UAMS Seminar Focuses on Ending Stigmas Surrounding Veterans’ Mental Health

By Chris Carmody

Isis Pettway, M.S., Licensed Associate Counselor (LAC), with the UAMS Health AR ConnectNow program in the Psychiatric Research Institute, said her goal was to create a safe space for them to express their views about mental health.

“There is a lot of stigma in regards to talking about mental health, but that’s slowly but surely being shattered,” she said.

This stigma is one of the biggest barriers preventing veterans and service members from receiving care, Pettway said. The military culture places a high value on emotional strength and resilience, particularly in stressful situations. This causes many people to worry about being judged as weak or incompetent if they seek treatment, she said.

Some people are reluctant to seek care because they want to solve problems on their own, or they don’t trust the medical system to provide treatments that work, Pettway said. Others just aren’t ready to talk about their trauma.

“The problem is that when those traumatic experiences are not processed, they will show up again in different ways that affect your mental and even physical health,” she said.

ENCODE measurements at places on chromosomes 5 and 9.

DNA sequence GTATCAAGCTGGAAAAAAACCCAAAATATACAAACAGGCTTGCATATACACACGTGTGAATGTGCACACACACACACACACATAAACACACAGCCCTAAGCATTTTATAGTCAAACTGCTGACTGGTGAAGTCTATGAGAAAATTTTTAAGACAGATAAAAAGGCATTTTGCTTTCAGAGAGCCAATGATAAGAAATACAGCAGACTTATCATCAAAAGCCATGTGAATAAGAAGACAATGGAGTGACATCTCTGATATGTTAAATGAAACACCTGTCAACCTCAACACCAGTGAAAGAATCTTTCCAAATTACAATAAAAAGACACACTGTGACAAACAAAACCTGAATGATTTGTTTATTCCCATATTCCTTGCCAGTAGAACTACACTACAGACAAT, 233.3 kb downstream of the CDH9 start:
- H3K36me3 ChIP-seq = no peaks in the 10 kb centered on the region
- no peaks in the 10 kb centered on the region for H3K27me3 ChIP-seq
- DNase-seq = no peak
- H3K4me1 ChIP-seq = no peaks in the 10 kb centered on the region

Veterans also might face day-to-day obstacles that can keep them from seeking the help they need, Pettway said. Those include transportation or financial issues, a lack of insurance coverage or an inability to take time off from work.

Pettway noted that the rate of major depression among veterans is five times higher than it is for civilians. The rate of post-traumatic stress disorder is 15 times higher for veterans, she said.

To break the stigma surrounding mental health issues, it’s important to see the person instead of the condition, Pettway said.

“I always tell patients, ‘You are not the diagnosis,’” she said. “There might be symptoms to manage, but their diagnosis doesn’t define them.”

Language also has an important role in breaking down barriers to mental health treatment. “The words we use matter, and they can lead a person to open up or shut down,” she said.

There’s a variety of resources available for veterans seeking mental health services, Pettway said. Those include the federal Veterans Crisis Line and UAMS Health AR ConnectNow.

Pettway urged those who struggle with mental health issues to remember that they’re not going through it alone. “There’s power in numbers and in sharing stories,” she said. “You never know whom you might inspire.”

The seminar was sponsored by the Veterans Subcommittee of the UAMS Division for Diversity, Equity and Inclusion (DDEI).